The Browser Cache
The best known compression is undoubtedly the Gzip compression.
As you can see, compression greatly reduces the weight of static resources. The analytics.js file goes from 25.9KB to 11.7KB, which is not insignificant. Compression is automatically enabled with WP Rocket.
To see if compression is enabled on your site, use this tool.
There are several techniques for optimizing CSS resources , but I will keep this section as simple as possible.
Just keep the goal of minimizing the number of style sheets.
The browser must wait for all stylesheets to load before displaying anything to the user. By reducing the number of stylesheets, you can significantly speed up your site.
It’s fine to reduce the number of style sheets, but with WordPress it’s almost impossible. The themes are very often focused “features” and there is of course a style sheet by features. One for the theme, one for the carousel, one for the Google font, one for your form extension, etc.
If you are not a developer who can use GRUNT to concatenate CSS files and you do not know how to disable a style sheet loaded by an extension. Your goal of reducing the number of style sheets may seem difficult to achieve.
However, it is possible, several extensions like WP Rocket and W3 Total Cache can help you with the concatenation without any line of code. Be careful, concatenation is a delicate operation! It is not uncommon for this operation to break your site. It is therefore to be tested with caution.
Unlike style sheets, it is possible to make “ASYNC” scripts to no longer block the display and thus accelerate the loading. Be careful, concatenation and change of loading type can also break your site. The more scripts you have, the harder it will be to optimize them.
Yes you read correctly, the visual is an aspect to consider. The good performance always starts with a good design. This is what Brad Frost preaches in an article that has become an apology for performance.
Ultimately performance is about respect. Respect your users’ time and they will be more likely to walk away with a positive experience. Good performance is good design. It’s time we treat it as such.
Does the home page of your theme start with a huge carousel? Are you aware that carousels are practically useless ? Does your site load a video in the background, or an HD image? Does your site display all social widgets? If so, remember that to speed up your site you will have to make significant compromises in terms of the visual and nothing to neglect.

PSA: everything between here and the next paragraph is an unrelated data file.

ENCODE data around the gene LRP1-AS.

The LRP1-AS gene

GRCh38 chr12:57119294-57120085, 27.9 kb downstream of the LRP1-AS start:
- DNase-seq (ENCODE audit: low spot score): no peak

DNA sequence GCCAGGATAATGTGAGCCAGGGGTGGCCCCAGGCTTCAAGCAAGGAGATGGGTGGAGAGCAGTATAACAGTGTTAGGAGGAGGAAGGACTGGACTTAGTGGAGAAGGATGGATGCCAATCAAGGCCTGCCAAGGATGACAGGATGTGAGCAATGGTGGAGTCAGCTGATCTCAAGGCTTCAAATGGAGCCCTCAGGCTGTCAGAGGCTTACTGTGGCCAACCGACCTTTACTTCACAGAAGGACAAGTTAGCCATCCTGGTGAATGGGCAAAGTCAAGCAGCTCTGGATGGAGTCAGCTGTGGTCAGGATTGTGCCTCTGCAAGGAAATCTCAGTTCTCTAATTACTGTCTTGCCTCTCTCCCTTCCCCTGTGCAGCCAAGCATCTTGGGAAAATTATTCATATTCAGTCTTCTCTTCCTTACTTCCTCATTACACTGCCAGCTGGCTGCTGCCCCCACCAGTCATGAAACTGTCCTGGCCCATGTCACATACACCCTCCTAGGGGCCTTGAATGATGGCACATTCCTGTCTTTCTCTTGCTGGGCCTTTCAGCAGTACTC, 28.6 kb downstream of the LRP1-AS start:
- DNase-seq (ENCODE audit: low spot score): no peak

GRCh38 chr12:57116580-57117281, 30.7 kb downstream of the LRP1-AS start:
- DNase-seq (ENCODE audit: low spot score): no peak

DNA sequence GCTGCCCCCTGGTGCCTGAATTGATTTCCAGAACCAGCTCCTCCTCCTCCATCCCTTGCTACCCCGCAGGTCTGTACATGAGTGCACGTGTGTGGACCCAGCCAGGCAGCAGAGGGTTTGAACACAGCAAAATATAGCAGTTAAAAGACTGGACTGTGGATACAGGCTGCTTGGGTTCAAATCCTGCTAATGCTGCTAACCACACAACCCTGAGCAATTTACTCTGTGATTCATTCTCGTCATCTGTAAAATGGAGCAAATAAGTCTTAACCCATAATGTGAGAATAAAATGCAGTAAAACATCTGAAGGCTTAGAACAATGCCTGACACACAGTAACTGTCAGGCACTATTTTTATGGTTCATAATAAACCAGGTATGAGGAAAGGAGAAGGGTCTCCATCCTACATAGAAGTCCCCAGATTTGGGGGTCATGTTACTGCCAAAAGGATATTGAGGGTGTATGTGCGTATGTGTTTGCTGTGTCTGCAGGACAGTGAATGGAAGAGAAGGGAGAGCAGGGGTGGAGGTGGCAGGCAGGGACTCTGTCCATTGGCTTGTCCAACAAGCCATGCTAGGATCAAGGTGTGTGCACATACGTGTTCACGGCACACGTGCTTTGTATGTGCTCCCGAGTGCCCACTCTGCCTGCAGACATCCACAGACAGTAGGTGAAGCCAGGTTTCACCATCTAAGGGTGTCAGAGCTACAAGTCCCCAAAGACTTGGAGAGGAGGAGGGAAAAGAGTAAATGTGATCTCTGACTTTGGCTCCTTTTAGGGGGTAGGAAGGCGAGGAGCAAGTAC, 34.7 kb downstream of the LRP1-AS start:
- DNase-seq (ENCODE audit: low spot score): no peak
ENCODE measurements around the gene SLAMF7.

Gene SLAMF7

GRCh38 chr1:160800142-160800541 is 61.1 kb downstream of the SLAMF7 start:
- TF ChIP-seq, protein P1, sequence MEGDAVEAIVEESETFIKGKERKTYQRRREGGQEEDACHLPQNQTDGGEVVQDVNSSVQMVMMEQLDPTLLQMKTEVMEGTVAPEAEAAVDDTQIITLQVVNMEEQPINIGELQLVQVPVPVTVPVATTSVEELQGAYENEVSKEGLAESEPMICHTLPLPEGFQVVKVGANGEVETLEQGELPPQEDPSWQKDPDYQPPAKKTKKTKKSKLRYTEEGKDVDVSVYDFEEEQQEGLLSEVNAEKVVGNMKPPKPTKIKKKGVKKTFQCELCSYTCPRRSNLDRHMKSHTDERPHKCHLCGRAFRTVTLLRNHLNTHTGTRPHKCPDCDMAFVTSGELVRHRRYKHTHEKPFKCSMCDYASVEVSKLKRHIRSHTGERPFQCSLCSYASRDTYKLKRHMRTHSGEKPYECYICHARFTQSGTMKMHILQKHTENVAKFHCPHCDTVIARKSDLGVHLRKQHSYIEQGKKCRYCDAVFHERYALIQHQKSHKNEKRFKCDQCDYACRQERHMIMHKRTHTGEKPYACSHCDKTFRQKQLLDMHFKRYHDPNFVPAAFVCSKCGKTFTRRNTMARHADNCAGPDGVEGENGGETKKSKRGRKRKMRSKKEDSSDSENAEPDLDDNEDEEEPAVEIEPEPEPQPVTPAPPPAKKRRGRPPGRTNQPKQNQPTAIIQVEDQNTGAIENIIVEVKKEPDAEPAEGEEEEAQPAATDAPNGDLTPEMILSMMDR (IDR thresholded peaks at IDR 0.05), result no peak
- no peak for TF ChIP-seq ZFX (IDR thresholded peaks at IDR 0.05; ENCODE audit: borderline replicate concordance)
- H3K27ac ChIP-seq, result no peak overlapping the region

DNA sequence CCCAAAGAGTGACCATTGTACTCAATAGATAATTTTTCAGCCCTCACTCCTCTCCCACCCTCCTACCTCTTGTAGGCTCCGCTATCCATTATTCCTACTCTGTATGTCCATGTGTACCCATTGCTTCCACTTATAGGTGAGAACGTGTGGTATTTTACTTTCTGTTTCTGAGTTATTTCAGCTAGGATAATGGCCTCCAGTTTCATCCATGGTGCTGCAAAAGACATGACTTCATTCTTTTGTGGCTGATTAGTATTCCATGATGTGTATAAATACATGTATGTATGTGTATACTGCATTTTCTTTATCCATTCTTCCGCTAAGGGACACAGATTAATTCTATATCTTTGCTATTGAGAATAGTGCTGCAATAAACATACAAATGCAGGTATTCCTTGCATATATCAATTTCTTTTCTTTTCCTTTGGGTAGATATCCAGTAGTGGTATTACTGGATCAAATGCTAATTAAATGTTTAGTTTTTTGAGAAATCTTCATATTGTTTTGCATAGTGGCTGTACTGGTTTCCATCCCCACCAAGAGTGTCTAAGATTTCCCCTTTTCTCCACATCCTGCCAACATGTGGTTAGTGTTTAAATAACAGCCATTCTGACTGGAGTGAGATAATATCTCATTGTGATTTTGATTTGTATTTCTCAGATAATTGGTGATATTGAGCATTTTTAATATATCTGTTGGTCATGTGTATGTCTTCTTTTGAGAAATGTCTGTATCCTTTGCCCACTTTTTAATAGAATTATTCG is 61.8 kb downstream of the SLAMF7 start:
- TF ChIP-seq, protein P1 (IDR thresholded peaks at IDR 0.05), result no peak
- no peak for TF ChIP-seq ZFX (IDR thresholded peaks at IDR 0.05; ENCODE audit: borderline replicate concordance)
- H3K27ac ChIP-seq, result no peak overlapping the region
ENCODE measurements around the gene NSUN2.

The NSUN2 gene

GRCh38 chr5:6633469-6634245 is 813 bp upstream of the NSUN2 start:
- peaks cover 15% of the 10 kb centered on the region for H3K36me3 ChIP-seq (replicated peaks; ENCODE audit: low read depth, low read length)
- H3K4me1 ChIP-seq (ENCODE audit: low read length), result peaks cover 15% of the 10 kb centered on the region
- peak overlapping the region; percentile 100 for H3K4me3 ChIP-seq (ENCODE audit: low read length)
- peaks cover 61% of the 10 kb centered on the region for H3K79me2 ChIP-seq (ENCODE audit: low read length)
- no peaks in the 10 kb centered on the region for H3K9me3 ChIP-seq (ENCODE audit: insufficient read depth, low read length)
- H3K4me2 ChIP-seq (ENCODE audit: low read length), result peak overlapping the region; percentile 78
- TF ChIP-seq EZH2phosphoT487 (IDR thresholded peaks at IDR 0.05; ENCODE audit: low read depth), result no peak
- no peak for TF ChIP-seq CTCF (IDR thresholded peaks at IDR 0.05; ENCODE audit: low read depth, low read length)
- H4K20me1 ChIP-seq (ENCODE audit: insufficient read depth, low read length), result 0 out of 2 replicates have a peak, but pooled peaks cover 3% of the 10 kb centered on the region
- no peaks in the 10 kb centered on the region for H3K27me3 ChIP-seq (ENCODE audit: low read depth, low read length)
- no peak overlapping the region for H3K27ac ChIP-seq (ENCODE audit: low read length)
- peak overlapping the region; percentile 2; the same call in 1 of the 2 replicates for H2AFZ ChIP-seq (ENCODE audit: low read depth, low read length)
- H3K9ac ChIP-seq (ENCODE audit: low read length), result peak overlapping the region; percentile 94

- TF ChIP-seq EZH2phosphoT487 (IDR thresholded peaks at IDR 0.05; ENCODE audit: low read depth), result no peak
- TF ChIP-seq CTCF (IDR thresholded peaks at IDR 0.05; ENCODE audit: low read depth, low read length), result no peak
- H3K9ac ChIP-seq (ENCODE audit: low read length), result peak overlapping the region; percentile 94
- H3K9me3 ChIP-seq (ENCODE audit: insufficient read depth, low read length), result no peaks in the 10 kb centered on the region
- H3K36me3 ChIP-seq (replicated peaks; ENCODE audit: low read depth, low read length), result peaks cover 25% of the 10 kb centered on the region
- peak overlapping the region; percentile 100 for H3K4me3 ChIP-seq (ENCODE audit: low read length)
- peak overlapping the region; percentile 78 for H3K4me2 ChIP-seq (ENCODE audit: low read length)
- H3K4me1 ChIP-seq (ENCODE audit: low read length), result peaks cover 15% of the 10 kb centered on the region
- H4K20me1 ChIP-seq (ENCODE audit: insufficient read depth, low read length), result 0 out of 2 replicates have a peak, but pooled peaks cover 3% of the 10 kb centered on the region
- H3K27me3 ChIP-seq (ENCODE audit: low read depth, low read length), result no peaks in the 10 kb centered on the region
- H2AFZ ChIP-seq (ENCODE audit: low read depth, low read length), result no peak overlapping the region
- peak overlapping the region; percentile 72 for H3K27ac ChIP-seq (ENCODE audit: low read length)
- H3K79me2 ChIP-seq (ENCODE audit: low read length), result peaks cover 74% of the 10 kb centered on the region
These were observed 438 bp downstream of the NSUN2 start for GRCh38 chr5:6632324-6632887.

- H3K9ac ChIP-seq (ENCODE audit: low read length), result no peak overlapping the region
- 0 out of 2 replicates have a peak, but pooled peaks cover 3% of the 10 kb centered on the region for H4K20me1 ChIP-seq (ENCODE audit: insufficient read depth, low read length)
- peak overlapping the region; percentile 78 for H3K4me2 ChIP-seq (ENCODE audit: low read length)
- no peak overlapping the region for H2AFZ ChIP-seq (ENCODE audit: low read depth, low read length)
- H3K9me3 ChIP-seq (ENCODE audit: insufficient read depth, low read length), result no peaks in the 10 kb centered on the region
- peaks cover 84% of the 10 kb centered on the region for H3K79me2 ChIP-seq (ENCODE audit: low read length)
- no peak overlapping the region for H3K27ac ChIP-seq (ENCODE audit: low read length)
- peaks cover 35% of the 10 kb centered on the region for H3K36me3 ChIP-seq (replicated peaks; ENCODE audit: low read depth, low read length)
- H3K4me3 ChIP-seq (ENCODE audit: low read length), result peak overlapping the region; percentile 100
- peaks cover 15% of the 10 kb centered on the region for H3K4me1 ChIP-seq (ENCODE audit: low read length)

Note that nothing prevents you from integrating the above items. I just want to mention that if performance is a priority, you will have to make a choice!
Content delivery network (CDN)
Contrary to what you may have read, the CDN is not always necessary. In fact, it can even in some cases hinder the loading of your site if it is used without reason. Indeed, a CDN will add a DNS query to the loading of the page. It is therefore wise to set up a CDN when your visitors come from the international.
There are always exceptions, for example, I sometimes use the CloudFlare CDN, even if the CDN is irrelevant.
Because it allows me to configure the SPDY module on sites that need it. It’s a little technical, but in addition to allowing better compression, SPDY allows multiple requests, simultaneously multiplexing on a single connection. This saves on round trips between the client and the server. SPDY allows, in theory, to accelerate your site even if there is an additional DNS request.
CloudFlare is now switched to HTTP / 2. Which offers the same benefits as the SPDY module and much more !
Automation of performance
I could not finish a web performance guide without talking to you about Google PageSpeed which literally lets some miracles work on some sites.
It is sometimes difficult to optimize a site and it is even more true for WordPress sites that allow so easily to add extensions that negatively affect performance.
PageSpeed for developer
PageSpeed for beginners
Your site should be on accommodation with PageSpeed like SiteGround example.
Attention, from my past experiences, it is useless to use PageSpeed on sites already well optimized. Since there is a cost in server resources and on the response time of your site.